Free Public Event: To Tell the Truth!

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Image: Shutterstock

Truth and lying are complicated neurological behaviors. Although the role of the visual cortex and other areas of the brain are being identified, and their functions clarified, it is not likely that there is a “truth” center in the brain or a “lying” center. Scientists try to identify neurological correlates of truth-telling and lying in the laboratory, but it is not known if any findings of this type are operative in real life. This program will examine three important real-life aspects of truth and lying.

First, are we born with the ability to understand the concept of truth and lying? Victoria Talwar will discuss the childhood development of a sense of lying and truth-telling. Second, do our “minds” know what is true and what is false? Elizabeth Loftus will describe the phenomenon of so-called repressed memories and how it is possible for someone to be convinced they are telling the truth when they are not. Finally, what do we know about people who are consistent liars? Charles Dike will explore the nature of pathological lying and why some people lie seemingly without purpose.

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Not Your Average Joe

I first met Joe Coyle five years ago when I joined the Dana Foundation as editor of Cerebrum and inherited an advisory board of a half-dozen Dana Alliance members who were considered among the world’s top neuroscientists in their specialty areas. Since I had limited experience in covering neuroscience, Joe helped get me through my first year by providing sage advice on the latest research breakthroughs and recommending the best scientists to write on particular topics. As editor of JAMA Psychiatry for over a decade and past president of the Society for Neuroscience, his expertise in all things having to do with brain research is remarkable.

coyle_blogSo it came as no surprise to me and our advisory board members when, this week, Joe was honored by The National Academy of Medicine (NAM) with the 2017 Rhoda and Bernard Sarnat International Prize in Mental Health.  The prize recognizes achievements in basic science, clinical application, and public policy that lead to progress in the understanding, etiology, prevention, treatment, or cure of mental disorders.

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BraiNY Neuroscience in Downtown NYC

On Friday, one of NYC’s newest venues in the Lower East Side opened its doors to science enthusiasts and curious bystanders for an evening of happy hour and brain-related activities. The aptly titled event, “Pregame Your BraiNY,” took place at CAVEAT, which launched just over a month ago as an event space devoted to intellectual nightlife and “oddball programming.”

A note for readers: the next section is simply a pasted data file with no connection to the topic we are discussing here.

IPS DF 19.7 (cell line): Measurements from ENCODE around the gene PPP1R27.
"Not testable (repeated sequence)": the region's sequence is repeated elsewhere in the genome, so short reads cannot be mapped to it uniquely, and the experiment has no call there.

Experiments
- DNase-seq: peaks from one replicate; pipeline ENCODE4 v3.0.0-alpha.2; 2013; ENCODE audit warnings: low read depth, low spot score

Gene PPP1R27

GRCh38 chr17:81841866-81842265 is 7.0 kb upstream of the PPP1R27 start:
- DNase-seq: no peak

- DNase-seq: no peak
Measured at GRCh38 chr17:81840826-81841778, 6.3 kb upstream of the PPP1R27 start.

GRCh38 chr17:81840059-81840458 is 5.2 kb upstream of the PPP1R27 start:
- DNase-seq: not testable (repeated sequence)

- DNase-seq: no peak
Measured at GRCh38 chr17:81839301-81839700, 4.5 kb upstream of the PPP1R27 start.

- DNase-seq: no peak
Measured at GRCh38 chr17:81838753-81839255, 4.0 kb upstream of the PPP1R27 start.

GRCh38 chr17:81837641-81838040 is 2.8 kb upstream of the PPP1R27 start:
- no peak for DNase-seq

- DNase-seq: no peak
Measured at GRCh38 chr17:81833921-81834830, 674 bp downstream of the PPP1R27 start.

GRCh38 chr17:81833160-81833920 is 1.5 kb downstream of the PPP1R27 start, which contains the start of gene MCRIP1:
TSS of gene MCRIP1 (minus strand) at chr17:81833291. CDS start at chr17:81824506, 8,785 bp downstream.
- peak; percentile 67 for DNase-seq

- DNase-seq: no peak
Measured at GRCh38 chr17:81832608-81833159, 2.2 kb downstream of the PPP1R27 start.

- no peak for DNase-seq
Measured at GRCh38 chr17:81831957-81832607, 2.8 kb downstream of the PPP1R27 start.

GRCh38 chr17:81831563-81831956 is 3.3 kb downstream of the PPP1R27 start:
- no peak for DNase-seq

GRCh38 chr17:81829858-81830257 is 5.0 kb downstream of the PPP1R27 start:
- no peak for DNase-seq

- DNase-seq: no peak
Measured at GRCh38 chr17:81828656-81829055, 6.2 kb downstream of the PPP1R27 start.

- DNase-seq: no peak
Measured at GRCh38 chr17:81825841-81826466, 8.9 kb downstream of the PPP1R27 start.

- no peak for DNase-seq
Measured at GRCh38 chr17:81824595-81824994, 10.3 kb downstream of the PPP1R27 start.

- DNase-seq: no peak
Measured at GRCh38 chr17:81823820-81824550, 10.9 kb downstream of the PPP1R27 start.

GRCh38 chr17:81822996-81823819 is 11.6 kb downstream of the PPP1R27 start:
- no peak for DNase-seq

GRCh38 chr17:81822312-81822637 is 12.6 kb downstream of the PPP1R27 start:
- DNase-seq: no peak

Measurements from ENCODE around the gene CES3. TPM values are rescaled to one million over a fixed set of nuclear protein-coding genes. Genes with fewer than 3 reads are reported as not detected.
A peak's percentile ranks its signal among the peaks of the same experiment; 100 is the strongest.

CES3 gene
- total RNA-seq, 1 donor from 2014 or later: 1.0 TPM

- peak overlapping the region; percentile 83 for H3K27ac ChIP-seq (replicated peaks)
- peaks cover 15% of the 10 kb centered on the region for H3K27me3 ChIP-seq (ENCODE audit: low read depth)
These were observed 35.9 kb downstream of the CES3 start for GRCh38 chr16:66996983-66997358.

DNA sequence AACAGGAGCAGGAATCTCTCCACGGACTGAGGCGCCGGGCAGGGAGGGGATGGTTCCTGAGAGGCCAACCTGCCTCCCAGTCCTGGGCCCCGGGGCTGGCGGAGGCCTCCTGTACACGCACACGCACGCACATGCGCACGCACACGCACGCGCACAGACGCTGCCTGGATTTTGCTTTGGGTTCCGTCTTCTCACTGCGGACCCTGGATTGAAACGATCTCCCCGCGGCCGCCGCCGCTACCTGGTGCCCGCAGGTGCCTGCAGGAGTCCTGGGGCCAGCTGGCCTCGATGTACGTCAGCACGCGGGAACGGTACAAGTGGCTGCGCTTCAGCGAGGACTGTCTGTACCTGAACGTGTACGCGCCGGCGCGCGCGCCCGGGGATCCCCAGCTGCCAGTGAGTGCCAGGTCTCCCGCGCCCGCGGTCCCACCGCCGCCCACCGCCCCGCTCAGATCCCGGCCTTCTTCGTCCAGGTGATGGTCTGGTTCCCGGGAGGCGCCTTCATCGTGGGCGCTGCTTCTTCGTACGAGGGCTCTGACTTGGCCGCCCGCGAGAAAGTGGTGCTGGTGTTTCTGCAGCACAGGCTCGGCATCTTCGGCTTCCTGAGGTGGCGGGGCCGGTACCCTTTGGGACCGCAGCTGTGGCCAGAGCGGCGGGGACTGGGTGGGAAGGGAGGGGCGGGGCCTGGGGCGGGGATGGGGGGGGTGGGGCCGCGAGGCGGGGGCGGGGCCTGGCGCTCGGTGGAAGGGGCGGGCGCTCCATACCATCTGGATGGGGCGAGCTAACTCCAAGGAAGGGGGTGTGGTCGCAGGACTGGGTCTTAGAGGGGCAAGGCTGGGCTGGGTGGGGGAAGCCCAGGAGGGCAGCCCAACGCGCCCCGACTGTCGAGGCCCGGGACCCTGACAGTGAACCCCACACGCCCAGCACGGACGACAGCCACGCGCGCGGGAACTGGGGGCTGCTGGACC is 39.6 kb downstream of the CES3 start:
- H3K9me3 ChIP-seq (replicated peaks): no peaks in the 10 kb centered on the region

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Photo credit: Kate Downey

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Fall Offers a Slew of Brain-Themed Events in NYC

Brain Event

Summer is officially over and we’re gearing up for a busy–and brainy–fall in New York City. There are a lot of public events coming up that we wanted to highlight.

First up, our neuroscientist friends at braiNY are headed to CAVEAT on September 29 for a neuroscience-themed happy hour. With promises to teach you “science-based party tricks from experts that will make you the coolest kid at the party,” this is surely an event not to be missed.

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Exploring the Geography of the Brain

Early world explorers worked with crude maps, painfully charting the geography of new locations for future generations. Today, anyone can log on to the internet for detailed descriptions of the countries, cities, and roads of our world. In comparison, the map of the brain still has a long way to go. In fact, a map of the brain made over 100 years ago is still being used by neuroscientists today.

Cartographers of the Brain: Mapping the Connectome,” a discussion at the World Science Festival in New York City, focused on efforts by neuroscientists to create new, more detailed maps of the brain. Deanna Barch, Washington University School of Medicine; Nim Tottenham, Columbia University; Dana Alliance member Jeff Lichtman, Harvard University; and Dana Alliance member David Van Essen, Washington University, formed the expert panel.

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